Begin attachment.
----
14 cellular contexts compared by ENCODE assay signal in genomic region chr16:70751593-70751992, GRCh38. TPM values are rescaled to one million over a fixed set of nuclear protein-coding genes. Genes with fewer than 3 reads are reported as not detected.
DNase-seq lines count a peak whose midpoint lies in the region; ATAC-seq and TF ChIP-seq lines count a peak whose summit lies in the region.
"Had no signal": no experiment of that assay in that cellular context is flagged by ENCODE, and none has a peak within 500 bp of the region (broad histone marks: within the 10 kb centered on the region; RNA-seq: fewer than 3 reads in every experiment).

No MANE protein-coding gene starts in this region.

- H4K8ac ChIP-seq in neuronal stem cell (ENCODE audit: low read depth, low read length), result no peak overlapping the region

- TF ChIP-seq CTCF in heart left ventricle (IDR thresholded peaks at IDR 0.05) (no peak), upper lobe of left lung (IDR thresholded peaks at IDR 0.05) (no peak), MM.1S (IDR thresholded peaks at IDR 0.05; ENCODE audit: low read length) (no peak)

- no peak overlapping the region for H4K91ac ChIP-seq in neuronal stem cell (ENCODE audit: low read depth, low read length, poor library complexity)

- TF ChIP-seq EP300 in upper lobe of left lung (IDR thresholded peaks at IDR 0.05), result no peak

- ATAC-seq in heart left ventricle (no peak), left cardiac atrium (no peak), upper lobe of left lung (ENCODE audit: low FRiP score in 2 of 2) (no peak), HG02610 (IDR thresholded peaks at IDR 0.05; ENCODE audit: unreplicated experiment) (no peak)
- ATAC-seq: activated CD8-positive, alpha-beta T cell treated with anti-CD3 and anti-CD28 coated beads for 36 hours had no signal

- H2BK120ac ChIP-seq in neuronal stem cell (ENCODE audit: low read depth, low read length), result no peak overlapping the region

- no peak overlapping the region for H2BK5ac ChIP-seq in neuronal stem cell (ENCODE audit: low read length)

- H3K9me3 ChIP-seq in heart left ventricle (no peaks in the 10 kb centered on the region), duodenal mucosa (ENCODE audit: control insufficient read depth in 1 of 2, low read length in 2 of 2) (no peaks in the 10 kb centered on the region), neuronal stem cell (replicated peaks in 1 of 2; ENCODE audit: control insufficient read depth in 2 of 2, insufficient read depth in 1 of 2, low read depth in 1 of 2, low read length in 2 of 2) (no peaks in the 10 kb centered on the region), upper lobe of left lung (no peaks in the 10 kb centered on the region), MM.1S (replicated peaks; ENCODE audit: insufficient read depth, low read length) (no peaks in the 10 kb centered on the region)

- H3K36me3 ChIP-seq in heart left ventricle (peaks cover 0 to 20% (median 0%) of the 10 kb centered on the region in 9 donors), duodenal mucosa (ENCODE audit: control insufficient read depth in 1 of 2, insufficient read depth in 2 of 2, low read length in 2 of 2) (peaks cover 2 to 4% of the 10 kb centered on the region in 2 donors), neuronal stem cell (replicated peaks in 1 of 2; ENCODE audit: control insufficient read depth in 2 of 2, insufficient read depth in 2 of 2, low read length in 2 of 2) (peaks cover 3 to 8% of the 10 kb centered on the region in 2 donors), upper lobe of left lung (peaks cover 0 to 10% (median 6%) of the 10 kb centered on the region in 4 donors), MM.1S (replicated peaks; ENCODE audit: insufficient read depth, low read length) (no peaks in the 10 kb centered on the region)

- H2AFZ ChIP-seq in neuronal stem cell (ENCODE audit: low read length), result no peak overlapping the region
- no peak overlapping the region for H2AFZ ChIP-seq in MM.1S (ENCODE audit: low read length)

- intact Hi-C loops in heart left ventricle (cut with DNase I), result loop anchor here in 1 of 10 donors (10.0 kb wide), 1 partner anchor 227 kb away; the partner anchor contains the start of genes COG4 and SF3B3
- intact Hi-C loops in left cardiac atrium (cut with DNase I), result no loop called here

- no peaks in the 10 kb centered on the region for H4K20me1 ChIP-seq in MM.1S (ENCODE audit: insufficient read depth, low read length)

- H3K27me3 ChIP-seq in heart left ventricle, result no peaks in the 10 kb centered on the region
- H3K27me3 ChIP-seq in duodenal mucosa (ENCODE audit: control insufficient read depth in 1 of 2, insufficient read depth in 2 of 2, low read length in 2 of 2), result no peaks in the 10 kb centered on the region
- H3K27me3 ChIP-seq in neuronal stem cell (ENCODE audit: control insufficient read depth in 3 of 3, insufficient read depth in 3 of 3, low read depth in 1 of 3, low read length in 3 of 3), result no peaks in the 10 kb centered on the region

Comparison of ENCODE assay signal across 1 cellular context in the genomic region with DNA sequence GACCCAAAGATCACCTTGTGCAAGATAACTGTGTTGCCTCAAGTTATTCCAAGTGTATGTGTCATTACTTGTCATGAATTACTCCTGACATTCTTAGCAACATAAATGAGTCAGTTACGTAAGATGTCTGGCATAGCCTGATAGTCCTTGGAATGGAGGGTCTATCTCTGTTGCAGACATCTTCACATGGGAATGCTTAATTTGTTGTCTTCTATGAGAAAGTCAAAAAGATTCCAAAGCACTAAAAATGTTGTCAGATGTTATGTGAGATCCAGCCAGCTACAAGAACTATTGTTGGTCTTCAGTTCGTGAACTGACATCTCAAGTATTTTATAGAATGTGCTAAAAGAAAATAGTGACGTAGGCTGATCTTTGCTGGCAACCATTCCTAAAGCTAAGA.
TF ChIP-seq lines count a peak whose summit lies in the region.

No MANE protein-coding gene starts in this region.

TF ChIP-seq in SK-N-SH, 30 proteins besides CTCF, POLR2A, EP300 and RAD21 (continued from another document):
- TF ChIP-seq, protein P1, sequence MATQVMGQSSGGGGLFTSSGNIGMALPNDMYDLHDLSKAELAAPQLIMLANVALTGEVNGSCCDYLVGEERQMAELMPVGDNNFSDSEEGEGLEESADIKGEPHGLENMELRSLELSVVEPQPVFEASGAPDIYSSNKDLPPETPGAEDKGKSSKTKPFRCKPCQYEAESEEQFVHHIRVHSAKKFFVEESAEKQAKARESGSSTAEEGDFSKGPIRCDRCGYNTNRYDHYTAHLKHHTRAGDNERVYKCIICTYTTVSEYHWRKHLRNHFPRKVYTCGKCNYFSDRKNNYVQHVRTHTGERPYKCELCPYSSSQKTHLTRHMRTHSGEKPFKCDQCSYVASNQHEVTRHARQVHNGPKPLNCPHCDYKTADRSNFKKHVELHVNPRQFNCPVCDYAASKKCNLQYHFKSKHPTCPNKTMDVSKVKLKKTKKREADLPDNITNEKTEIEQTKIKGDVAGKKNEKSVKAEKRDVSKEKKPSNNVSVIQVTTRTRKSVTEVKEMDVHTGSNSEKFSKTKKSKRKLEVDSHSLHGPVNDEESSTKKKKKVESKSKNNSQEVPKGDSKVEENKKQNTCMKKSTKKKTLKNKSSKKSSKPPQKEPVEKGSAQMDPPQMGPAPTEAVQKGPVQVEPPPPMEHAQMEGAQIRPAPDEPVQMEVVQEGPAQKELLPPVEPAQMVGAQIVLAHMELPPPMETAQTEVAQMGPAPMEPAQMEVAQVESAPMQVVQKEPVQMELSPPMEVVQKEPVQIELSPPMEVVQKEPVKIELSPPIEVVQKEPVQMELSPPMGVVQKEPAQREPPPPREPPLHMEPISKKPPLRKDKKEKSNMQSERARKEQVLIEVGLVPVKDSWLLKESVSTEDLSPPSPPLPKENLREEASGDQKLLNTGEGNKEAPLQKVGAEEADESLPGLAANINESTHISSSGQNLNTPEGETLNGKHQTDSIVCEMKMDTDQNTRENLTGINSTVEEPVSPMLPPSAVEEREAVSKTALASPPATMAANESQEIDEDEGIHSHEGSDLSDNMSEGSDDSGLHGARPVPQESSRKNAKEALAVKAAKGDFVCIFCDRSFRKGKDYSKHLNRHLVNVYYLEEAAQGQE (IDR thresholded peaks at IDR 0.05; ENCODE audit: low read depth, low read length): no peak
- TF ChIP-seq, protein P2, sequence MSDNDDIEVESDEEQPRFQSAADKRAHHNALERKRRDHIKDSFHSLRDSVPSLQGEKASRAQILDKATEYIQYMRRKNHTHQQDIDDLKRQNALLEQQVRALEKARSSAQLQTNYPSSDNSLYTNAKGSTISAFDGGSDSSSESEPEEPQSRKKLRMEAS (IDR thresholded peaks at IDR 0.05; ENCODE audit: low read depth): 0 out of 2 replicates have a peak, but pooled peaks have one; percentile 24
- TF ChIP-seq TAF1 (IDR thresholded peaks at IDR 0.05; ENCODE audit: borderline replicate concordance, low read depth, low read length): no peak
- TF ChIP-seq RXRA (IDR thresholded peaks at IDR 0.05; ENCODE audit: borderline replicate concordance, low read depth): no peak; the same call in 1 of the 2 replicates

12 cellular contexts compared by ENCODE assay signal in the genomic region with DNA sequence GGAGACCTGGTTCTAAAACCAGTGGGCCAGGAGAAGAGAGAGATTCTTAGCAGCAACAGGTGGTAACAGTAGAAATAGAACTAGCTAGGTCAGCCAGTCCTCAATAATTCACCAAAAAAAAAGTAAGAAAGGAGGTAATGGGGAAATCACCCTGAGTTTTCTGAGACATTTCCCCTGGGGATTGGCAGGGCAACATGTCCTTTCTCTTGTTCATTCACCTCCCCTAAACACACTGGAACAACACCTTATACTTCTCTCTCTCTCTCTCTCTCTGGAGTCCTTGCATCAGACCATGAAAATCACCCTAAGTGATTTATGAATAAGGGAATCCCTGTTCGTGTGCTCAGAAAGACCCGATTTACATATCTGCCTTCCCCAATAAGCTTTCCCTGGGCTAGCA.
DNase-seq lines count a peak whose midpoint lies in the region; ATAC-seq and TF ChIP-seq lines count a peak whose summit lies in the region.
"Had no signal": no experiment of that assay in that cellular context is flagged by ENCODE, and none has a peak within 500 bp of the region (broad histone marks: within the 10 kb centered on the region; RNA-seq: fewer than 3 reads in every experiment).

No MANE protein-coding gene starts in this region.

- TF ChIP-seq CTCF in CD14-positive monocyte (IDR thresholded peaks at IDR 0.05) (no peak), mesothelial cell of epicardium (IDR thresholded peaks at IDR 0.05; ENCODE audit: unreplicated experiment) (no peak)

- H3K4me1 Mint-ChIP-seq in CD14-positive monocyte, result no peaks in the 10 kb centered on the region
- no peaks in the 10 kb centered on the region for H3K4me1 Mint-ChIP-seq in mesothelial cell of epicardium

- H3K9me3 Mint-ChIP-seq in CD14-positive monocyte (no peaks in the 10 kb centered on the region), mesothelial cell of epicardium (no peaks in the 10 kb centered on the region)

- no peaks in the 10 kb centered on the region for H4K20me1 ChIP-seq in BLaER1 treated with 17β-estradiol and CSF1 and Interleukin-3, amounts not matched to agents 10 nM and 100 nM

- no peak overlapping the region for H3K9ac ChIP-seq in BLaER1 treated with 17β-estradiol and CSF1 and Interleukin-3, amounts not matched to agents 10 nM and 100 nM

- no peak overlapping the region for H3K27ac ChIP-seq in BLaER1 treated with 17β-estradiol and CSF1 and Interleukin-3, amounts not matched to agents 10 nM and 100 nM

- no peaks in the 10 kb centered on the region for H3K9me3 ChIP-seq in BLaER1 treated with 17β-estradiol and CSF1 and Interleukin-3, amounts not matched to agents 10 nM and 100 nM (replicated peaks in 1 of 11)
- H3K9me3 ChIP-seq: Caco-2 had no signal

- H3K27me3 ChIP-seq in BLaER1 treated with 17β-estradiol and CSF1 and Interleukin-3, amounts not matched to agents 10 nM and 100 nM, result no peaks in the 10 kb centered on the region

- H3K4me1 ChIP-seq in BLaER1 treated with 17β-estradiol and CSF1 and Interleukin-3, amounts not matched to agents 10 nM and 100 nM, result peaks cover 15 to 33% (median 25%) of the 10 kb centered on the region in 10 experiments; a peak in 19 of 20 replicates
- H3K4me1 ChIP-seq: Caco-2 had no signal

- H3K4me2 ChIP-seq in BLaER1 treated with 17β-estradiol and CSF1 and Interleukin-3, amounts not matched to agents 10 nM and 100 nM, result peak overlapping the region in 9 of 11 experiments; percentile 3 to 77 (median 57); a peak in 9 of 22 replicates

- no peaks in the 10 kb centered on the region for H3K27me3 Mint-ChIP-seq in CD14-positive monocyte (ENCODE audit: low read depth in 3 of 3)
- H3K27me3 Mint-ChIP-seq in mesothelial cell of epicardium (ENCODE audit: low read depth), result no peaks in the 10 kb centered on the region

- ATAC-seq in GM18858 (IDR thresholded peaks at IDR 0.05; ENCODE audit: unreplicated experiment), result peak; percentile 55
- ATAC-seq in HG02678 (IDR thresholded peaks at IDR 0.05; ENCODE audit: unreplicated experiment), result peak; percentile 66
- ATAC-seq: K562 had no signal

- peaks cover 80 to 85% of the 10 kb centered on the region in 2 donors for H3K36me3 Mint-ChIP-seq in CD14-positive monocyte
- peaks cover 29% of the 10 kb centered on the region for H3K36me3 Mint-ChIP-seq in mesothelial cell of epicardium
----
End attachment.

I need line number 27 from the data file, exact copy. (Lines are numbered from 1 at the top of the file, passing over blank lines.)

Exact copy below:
- TF ChIP-seq, protein P1, sequence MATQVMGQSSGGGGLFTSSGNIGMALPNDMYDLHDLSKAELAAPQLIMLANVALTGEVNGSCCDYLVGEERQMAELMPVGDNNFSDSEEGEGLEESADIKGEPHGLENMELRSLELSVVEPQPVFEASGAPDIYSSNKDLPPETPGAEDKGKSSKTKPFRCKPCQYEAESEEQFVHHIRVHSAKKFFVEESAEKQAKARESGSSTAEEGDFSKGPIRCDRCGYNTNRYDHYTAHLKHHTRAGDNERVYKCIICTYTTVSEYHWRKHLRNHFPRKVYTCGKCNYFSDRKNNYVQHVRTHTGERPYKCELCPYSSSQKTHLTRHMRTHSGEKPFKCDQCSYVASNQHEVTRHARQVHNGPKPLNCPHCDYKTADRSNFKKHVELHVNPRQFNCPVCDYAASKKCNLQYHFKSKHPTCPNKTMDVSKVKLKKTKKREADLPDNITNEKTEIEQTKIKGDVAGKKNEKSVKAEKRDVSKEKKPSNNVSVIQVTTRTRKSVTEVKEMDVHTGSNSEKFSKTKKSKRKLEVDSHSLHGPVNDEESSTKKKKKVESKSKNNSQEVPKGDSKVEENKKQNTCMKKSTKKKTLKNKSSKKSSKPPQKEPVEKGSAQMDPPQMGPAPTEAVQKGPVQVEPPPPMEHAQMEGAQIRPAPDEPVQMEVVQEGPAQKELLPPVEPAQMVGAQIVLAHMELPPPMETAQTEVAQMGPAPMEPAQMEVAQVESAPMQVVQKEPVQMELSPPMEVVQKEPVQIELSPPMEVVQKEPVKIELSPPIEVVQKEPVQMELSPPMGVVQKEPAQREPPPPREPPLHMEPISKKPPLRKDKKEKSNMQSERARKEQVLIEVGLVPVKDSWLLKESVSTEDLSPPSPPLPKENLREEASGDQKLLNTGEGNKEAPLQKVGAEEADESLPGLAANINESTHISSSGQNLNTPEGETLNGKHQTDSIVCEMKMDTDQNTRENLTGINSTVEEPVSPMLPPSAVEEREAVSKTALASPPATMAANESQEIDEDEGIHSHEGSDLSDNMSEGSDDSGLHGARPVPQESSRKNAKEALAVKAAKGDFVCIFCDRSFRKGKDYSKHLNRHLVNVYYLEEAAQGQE (IDR thresholded peaks at IDR 0.05; ENCODE audit: low read depth, low read length): no peak